Basically, what this means is that your FAQs should not be the philosophical equivalent of cardboard — functional but completely boring and non-descript. Instead, think of your FAQs as a lush meadow — inviting and comfortable to visitors.

If writing and editing web content in general is something that you’re still nervous about, it helps to remember that many of the philosophical concerns behind good editing are the same no matter what the medium. However, if this article has given you a hankering to learn more about web content and content strategy in general, I highly recommend the following two books:

This article is an updated version of one I wrote that was previously published by Corrigo in 2016.

What Taco Bell Can Teach You About Bad Business Copy

taco_bell_bad_business_copyDo you know what your business copy says about you? Not what you think it says, but what it actually says?

What if you want to look professional and competent but your business copy is secretly undermining you? Would you be able to see what you’re doing wrong?

Many don’t. But some do, and they know how to use language to appeal to different demographics. That’s why I found this recent article about the copy that Taco Bell uses on its menus so fascinating.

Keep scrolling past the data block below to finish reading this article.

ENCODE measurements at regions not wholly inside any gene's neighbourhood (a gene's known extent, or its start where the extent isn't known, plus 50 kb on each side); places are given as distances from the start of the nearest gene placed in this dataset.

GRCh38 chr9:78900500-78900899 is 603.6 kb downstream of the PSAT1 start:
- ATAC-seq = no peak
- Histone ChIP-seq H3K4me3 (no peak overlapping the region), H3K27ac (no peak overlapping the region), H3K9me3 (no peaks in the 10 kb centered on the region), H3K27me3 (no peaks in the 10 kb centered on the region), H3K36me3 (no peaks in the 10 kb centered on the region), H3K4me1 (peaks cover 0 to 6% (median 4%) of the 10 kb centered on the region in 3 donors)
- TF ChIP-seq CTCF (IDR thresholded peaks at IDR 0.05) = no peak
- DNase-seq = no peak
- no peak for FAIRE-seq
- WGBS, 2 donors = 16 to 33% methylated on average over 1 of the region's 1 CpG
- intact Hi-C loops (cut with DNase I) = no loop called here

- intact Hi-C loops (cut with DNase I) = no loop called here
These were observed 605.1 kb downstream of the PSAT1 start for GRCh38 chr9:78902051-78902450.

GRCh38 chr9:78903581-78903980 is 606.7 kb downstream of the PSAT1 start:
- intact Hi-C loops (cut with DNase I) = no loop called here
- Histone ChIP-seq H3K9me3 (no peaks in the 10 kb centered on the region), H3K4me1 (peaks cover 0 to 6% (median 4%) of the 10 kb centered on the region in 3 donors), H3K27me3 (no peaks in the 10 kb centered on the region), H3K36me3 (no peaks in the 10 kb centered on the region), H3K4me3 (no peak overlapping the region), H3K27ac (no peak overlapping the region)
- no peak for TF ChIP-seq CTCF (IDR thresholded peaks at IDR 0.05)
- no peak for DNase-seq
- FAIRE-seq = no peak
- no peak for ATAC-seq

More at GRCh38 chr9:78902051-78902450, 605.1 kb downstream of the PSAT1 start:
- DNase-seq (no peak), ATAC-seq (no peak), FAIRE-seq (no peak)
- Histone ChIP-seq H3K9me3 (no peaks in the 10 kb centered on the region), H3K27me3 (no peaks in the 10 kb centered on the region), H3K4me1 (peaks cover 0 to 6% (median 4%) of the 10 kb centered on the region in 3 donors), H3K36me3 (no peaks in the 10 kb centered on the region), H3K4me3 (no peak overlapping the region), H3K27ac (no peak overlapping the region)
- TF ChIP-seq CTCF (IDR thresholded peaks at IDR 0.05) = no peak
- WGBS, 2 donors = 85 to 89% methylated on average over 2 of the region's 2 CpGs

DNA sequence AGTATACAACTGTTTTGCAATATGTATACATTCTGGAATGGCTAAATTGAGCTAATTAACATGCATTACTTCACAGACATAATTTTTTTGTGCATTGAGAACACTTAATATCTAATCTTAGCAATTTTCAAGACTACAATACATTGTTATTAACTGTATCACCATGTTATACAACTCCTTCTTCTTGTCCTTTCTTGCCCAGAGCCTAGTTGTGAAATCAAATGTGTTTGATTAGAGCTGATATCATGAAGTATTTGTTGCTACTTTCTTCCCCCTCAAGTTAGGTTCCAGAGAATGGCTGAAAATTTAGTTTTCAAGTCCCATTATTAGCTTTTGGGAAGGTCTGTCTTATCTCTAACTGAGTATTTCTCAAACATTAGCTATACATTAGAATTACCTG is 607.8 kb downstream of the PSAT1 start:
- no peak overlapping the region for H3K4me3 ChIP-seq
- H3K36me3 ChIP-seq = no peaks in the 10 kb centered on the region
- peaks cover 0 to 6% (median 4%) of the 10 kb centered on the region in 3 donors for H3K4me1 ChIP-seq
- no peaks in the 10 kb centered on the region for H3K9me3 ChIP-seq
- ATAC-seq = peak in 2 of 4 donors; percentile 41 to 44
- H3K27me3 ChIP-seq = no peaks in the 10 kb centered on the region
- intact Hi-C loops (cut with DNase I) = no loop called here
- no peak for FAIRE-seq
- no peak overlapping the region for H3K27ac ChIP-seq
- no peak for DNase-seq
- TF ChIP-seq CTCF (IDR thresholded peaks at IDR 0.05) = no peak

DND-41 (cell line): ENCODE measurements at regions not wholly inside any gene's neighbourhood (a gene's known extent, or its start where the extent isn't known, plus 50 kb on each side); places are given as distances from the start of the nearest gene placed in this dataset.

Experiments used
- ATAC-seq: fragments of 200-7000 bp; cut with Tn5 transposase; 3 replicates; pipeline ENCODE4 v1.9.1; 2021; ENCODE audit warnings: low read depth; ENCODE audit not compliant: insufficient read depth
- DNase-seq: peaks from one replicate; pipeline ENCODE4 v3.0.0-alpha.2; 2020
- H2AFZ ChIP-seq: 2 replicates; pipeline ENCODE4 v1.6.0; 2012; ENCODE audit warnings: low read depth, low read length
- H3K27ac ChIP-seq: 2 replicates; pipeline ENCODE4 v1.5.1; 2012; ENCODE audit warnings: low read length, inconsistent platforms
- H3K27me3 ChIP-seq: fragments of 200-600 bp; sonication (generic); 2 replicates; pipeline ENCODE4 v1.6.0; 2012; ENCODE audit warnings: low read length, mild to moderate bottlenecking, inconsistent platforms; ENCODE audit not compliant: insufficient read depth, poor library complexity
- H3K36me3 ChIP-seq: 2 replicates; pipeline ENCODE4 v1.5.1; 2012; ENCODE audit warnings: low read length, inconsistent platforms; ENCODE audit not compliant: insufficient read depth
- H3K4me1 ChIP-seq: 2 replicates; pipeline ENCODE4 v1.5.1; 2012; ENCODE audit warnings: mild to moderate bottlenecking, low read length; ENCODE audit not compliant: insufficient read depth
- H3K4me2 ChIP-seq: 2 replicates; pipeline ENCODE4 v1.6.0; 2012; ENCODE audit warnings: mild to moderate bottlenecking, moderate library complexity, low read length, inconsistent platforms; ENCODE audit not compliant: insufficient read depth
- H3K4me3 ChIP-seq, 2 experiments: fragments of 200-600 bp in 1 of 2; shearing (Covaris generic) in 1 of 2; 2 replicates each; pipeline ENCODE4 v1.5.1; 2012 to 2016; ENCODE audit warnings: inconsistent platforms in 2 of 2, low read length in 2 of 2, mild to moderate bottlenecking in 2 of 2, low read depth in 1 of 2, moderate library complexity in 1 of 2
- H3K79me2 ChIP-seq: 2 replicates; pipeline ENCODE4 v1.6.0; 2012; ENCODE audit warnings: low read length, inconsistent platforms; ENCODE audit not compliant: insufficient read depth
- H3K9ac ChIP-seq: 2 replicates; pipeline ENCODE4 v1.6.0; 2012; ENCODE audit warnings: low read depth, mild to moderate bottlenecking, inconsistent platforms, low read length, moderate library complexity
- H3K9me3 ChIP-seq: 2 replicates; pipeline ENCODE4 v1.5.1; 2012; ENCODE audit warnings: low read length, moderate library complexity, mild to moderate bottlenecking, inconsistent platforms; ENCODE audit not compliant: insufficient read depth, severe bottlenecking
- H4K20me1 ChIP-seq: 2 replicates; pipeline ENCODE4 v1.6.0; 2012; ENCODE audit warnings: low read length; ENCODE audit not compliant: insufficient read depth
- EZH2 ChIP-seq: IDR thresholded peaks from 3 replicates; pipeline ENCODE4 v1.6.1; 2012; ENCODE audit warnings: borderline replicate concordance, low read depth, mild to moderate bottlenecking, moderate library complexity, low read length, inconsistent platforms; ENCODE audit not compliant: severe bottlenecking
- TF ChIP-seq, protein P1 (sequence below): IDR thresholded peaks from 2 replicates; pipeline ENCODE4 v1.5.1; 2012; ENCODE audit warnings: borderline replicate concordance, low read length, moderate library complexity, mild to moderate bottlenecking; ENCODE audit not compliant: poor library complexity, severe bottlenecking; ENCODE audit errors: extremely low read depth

Quick recap: Dan Jurafsky, the author of The Language of Food, sat down with a writer for Mother Jones and compared two menus side-by-side. One menu was from Taco Bell, and the other was from U.S. Taco Co., Taco Bell’s new upscale spinoff . Not surprisingly, the two menus have radically different copy based on what markets they’re targeting.

The upshot? Many of the things that Taco Bell does are things that you shouldn’t apply to your own business copy. Let’s look at a few.

Too many descriptive words

One of the first things that Jurafsky noticed was that Taco Bell’s menu uses a lot of descriptors like “fresh” and “fluffy” in its copy:

“So there’s all of those adjectives and participles,” he says. “‘Fluffy. ‘Seasoned.'” That’s one thing that’s common on cheaper restaurant menus — as if the restaurant feels the need to try and convince its diners of the quality of the food. A fancier restaurant, he explains, would take it as a given that the diner expects the eggs to be fluffy and the pico de gallo to be freshly prepared.

“Notice the word ‘flavorful,'” Jurafsky says. “The cheapest restaurants use these vague, positive adjectives. ‘Delicious.’ ‘Tasty.’ ‘Scrumptious.’ Wonderful. Again, more expensive restaurants take all that as a given.”

In contrast, the menu for U.S. Taco Co. is more spartan:

“What the really upscale restaurants these days are doing is just listing their ingredients. They don’t say “and” or “with.” It’s just a list.”

You’ve probably read more than your fair share of fluffy, meaningless writing yourself: adjective- and adverb-stuffed text talking about how “amazing” or “innovative” some product or service is, rather than what it actually does and letting the thing in question speak for itself.

Too many options

Another big thing that Jurafsky noticed was that Taco Bell’s menu had far more items on it than U.S. Taco Co.’s did: